Multidisciplinary Perspectives

For decades now, scholars have been studying Hindutva: from its early articulation in the work of Savarkar, where he contrasted Hindutva’s muscularity with the effeteness of Hinduism; to its adoption by groups like the Rashtriya Swayamsevak Sangh and other affiliates; to the spread of its ideas into civil society; and the rise of its practitioners to political power, making it the de facto ideology of the current Indian state. Distinct from Hinduism, Hindutva is a set of often inchoate and even contradictory ideas and values. Hindutva has separated itself even more from the myriad religious practices of Hindus across India and in the diaspora, as its votaries have hardened their attitudes to non-Hindus, Dalits, Adivasis, sexual minorities, and even Hindu women. Those who believe in Hindutva, and thus in the establishment of a Hindu rashtra, are determined to alter the constitutional order of India and to undo India’s commitment to secularism and pluralist democracy.

Scholarship in a variety of disciplines have revealed Hindutva’s profound implications not only for our understanding of India’s democracy, but also for its changing civil and caste order. Scholars are also studying the violence practiced by people who mobilize in the name of Hindutva, and who have transformed the greeting “Jai Siya-Ram” into the rallying cry “Jai Shri Ram.” Scholars continue to study the long history of Hindutva as a credo in the diaspora, and also the finance networks overseas that enable the growth of its political allies and affiliates in India. Further, scholars have charted at length the methods by which a populist conservatism has transformed itself into both an aspirational ethno-nationalism and provided the bedrock for authoritarian governance in India. Most recently, the capacity of Hindutva-identified groups to use contemporary social media to further their cause and mobilize both voters and crowds has also received scholarly attention. The wide reach and century-long history of Hindutva thus requires the comparative analyses made available by a multi-disciplinary framework, which is what this conference makes available.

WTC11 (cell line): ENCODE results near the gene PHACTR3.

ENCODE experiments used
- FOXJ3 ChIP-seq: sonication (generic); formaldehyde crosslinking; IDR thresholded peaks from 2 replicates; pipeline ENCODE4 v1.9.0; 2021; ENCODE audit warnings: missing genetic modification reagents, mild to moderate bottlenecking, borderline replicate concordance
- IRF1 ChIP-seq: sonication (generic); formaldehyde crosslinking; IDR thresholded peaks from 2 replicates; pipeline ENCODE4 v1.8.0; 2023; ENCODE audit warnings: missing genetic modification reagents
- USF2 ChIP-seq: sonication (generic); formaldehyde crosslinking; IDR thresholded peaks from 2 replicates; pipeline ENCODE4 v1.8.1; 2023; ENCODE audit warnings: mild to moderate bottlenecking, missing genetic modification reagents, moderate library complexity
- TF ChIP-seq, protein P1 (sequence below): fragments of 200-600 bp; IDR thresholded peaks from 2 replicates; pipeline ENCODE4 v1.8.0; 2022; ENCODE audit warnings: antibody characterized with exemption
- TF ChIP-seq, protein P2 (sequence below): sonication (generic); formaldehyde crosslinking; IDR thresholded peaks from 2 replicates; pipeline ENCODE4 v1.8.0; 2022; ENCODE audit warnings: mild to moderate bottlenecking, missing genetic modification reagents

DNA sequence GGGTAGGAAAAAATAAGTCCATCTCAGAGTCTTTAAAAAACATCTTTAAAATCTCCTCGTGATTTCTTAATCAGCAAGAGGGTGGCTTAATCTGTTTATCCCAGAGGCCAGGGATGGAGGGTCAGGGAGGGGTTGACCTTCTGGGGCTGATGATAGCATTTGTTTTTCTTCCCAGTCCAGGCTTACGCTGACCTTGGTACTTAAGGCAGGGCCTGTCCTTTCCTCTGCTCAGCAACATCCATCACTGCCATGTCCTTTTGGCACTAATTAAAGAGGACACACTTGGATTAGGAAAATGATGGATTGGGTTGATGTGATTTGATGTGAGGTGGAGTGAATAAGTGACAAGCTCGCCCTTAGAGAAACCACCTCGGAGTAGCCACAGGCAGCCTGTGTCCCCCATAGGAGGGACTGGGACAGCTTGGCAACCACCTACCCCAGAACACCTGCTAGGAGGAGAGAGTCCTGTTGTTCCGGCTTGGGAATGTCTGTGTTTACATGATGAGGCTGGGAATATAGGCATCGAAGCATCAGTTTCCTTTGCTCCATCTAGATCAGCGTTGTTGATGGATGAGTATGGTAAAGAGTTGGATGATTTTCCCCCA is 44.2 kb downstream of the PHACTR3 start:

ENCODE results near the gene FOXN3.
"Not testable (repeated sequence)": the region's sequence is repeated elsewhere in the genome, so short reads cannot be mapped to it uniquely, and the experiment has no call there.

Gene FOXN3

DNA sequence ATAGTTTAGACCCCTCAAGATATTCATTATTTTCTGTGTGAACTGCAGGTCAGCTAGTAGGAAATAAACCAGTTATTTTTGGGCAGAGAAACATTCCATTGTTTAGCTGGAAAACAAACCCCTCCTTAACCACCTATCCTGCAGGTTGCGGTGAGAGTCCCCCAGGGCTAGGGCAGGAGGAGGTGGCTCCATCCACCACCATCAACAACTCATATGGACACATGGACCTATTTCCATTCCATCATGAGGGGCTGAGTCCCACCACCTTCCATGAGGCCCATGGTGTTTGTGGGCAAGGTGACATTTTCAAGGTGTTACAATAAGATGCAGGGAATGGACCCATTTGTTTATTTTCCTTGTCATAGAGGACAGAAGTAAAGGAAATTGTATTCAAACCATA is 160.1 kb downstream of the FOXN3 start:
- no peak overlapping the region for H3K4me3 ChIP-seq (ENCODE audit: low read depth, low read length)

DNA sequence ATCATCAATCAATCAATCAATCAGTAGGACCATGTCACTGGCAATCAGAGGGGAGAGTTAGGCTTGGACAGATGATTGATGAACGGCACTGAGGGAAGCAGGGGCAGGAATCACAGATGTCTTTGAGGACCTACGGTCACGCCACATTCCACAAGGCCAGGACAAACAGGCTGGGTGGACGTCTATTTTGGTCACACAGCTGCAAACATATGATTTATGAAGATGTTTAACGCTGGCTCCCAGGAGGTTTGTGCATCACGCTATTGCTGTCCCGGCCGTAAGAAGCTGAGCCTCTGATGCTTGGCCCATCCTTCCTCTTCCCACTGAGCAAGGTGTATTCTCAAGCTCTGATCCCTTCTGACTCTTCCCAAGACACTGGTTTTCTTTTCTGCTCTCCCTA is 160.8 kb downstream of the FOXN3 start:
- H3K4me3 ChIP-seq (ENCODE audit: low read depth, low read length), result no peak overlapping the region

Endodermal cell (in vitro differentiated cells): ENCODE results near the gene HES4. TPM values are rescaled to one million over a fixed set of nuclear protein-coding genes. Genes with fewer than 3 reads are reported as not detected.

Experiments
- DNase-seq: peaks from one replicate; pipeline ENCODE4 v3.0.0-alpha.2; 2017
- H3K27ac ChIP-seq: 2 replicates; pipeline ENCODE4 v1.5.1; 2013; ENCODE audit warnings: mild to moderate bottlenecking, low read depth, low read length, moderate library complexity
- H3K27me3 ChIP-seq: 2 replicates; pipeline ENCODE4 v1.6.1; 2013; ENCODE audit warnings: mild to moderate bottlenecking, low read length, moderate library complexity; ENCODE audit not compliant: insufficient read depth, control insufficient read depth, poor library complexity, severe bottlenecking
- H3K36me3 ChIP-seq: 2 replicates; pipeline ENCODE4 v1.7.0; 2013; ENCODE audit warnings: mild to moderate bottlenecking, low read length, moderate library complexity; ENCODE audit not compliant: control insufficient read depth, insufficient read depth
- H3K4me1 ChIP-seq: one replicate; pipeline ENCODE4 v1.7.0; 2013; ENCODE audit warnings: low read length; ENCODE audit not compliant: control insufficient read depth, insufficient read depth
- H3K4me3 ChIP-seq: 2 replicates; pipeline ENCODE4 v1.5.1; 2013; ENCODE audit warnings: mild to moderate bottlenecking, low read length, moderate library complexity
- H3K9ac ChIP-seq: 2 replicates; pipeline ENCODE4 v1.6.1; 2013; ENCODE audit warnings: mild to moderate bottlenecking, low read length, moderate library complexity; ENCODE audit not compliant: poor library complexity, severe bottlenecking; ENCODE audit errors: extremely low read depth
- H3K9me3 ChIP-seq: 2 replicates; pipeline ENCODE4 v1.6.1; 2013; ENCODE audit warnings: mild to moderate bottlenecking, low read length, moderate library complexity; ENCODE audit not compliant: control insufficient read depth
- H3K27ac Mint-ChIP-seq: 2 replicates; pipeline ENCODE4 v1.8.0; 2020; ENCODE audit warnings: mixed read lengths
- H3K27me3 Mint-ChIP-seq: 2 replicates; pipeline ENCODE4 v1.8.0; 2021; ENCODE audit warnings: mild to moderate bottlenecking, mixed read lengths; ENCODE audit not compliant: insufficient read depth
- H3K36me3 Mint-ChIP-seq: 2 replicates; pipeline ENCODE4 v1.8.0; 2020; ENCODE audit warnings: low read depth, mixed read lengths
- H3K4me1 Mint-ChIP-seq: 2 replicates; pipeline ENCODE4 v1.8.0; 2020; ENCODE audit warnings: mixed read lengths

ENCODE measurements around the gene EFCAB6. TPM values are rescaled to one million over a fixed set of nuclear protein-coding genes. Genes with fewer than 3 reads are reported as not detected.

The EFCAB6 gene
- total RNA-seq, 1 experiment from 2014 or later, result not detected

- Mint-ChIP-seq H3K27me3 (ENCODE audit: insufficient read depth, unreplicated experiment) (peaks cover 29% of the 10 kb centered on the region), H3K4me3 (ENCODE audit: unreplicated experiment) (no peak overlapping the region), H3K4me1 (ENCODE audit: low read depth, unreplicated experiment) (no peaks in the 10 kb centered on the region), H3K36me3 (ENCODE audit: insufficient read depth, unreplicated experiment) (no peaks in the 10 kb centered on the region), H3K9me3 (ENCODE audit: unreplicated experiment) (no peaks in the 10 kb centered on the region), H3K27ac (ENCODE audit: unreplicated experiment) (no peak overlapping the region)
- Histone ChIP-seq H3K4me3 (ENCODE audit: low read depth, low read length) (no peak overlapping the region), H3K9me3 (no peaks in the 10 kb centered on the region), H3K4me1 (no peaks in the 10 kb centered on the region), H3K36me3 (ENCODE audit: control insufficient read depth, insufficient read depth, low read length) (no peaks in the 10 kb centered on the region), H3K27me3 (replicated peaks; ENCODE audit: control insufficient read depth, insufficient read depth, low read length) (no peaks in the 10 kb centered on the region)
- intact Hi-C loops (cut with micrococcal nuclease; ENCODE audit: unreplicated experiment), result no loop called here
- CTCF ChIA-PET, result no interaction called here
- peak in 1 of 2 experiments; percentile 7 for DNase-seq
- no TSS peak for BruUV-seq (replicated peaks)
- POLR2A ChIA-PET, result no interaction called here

Thus, this conference brings together scholars of South Asia specializing in gender, economics, political science, caste, religion, healthcare, and media in order to try to understand the complex and multi-faceted phenomenon of Hindutva.

Global Hindutva

This rise of militant Hindu groups in India and the corresponding escalation of violence against religious minorities and other marginalized communities is well documented, including by global media. International attention has also been directed at the exclusionary Citizenship Amendment Act of 2019 pushed through by the ruling Hindutva-aligned Bharatiya Janata Party (BJP), the aggressive crackdown on all forms of democratic dissent, and the intimidation and imprisonment of journalists, human rights groups and activists working to empower marginalized caste and tribal communities. This overall erosion of democratic practices and freedoms in India has been noted by global research networks. There has also been some useful scholarship, journalism and community-based activism on the links between Hindutva and racism and caste-ism. We need now to develop a comprehensive understanding of Hindutva and its global implications through its different iterations in the large Indian Diaspora and its potential for building links with other supremacist ideologies, especially as Hindutva groups expand their influence well beyond India.